I must admit, at this point I was highly considering leaving, because I couldn’t wrap my head around how so much time spent doing nothing productive would trigger the personal growth that I was aiming for. There was also something extremely scary, yet simultaneously empowering, about the level of autonomy that I was suddenly being given. When going about my previous life in London I had felt totally controlled by my schedule, and not the other way around. I was especially curious about the concept of “intuitive time”. I had to admit, my intuition was something that I had completely tuned out from – and that’s when I flashed back to what the monk had said about disconnection.
Although I’d anticipated a very boring time at the center, the next eight weeks were an emotional rollercoaster; a haze of emotions came to the surface ranging from pain, to anger, to sadness, to sheer ecstasy, and most of all, deep peace. I realized that these emotions had been there all along, but I had been unable to access them. After leaving there, I dedicated a lot of energy into figuring out how to integrate my knew knowledge into modern life, so that I could become the happiest and most prosperous version of myself. It is a process in which I am still experimenting, but I will share with you the most valuable aspects of what I learnt (so you don’t have to go hangout with the monks).
The bottom-line is that I came to understand that modern city life is conditioning us into some very unhealthy habits, which in the long run significantly increase our risk of mental and physical health problems, unless we start becoming aware of them and consciously de-programming ourselves. The younger this awareness can start, the easier the maladaptive habits are to break (and the less damage they will inflict).
Unhealthy Habit One
Detaching from our bodily needs, our feelings, our intuition, and ultimately our true selves. We are pressurized to place our primary focus on being productive instead of giving ourselves the space and time to enter into our optimal creative and spontaneous flow. We must navigate a concrete jungle of artificial sounds, smells, and sights, which is actually deeply unsettling for our body (even if on a surface level it feels normal). We are frequently over-stimulated and whether it be in school or the office, are forced to comply with overly busy routines which don’t match that of our body clock.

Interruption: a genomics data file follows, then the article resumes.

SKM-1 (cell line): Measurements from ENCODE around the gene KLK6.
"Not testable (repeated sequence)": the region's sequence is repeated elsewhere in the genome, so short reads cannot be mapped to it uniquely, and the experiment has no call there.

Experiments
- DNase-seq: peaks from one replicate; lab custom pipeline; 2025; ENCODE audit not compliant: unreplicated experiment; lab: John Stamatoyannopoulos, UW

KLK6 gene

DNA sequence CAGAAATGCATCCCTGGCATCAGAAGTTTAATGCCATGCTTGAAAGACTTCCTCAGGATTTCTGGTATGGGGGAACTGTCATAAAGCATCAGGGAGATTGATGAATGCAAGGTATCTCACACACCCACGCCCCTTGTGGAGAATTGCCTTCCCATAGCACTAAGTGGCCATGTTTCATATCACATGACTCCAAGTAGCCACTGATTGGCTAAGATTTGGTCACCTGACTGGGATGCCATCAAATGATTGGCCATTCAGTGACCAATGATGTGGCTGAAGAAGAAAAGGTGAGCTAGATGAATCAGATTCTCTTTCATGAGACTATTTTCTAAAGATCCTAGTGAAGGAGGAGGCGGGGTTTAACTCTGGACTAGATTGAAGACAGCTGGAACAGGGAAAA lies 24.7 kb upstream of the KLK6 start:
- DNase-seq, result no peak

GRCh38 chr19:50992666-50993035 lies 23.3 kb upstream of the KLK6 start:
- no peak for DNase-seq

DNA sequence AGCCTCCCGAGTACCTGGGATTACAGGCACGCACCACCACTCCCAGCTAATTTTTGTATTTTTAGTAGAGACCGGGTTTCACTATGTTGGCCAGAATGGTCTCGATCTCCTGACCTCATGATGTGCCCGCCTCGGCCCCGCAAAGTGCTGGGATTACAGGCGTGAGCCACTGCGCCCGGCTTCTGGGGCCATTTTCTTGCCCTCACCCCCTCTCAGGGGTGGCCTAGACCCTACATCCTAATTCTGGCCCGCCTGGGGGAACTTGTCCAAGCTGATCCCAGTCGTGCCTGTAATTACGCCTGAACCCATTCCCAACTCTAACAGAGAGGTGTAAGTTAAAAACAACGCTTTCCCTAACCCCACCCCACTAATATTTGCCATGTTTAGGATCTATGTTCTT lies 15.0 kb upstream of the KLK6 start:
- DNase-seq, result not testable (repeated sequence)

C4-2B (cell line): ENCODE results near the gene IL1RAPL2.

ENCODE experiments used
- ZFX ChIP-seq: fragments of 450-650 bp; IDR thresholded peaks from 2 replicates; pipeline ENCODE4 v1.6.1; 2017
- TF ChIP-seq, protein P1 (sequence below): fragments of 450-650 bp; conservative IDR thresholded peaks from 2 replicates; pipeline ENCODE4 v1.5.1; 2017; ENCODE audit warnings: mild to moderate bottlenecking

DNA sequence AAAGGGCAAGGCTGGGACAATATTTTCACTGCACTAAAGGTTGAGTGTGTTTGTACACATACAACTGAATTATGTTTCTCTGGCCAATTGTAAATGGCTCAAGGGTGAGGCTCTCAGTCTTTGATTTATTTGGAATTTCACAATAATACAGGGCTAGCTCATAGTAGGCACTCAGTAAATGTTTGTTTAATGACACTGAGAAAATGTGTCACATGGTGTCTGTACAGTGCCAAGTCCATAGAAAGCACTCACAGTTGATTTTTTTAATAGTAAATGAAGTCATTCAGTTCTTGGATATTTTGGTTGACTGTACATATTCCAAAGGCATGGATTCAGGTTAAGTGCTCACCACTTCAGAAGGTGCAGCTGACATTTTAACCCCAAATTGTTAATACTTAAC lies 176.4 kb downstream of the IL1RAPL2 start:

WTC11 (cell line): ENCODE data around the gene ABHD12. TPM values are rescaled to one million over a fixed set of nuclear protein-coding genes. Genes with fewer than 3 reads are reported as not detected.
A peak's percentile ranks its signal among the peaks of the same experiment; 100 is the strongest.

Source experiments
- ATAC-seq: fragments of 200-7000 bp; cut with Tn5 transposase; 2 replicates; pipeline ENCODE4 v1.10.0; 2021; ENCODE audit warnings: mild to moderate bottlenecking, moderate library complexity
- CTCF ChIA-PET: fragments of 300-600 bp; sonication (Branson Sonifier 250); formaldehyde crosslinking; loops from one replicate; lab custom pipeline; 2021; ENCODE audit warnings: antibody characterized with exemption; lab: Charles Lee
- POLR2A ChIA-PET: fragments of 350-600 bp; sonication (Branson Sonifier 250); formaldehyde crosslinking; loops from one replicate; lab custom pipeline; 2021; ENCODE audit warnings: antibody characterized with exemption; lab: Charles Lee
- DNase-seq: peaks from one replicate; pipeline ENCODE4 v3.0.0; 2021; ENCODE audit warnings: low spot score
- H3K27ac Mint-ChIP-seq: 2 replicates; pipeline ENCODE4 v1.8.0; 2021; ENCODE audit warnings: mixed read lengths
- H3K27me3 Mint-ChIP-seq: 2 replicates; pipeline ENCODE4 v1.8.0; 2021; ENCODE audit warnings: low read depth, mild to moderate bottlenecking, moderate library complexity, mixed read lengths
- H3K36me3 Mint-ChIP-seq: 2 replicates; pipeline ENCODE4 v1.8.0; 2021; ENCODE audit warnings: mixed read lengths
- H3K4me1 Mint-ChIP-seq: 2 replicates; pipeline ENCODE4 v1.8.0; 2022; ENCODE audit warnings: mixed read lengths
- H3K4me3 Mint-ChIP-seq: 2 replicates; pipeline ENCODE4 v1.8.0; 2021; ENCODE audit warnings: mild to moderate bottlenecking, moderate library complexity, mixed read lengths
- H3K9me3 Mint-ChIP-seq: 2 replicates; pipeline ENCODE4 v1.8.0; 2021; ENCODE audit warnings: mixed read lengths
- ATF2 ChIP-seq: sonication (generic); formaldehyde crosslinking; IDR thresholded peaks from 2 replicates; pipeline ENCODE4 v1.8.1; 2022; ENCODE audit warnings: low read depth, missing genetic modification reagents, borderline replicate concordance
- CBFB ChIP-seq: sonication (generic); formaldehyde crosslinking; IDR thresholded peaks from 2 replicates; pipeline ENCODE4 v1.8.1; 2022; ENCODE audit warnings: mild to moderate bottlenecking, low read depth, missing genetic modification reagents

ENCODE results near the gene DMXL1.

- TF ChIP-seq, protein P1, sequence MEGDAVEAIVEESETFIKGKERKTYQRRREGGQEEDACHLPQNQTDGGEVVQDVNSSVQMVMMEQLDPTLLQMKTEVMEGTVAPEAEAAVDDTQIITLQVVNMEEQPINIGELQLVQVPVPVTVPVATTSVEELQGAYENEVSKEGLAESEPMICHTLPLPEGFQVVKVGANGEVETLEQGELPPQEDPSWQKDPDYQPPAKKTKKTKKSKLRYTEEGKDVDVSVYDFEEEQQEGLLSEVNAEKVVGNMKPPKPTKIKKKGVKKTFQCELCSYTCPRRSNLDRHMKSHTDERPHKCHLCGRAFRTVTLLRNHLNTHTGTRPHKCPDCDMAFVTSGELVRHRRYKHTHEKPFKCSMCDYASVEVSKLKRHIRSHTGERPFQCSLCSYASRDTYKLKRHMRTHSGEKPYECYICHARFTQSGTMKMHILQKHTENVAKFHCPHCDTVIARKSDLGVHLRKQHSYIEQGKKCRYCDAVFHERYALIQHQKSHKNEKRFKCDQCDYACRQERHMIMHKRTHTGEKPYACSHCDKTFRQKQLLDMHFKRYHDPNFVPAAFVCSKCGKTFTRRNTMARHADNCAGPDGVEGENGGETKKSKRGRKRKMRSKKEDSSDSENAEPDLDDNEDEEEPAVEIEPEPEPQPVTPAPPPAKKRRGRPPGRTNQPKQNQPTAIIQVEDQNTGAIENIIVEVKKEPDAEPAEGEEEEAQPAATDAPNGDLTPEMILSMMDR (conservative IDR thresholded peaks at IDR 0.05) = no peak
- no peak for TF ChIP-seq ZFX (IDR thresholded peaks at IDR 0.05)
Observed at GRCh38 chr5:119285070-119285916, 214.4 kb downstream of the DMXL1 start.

Unhealthy Habit Two
Overanalyzing everything, constantly creating an internal narrative (E.G. Making judgments, assumptions, and comparisons) instead of just experiencing our environment simply for what it is through our senses. The human experience is supposed to be relatively simple, yet all of the artificial stresses induced by capitalist rivalry have switched our ego mind into overdrive. The majority of us suffer from at least one of these consequences; racing thoughts, depression, insomnia, anxiety, and low self-esteem.
Luckily, there are solutions which we can all learn. These are mindfulness and meditation.”
Stay tuned for the second part to this article, in which our tutor explains what mindfulness and meditation are, the scientific evidence behind how they improve wellbeing, and provides a step-by-step guide on how to develop a healthier routine for yourself and your family.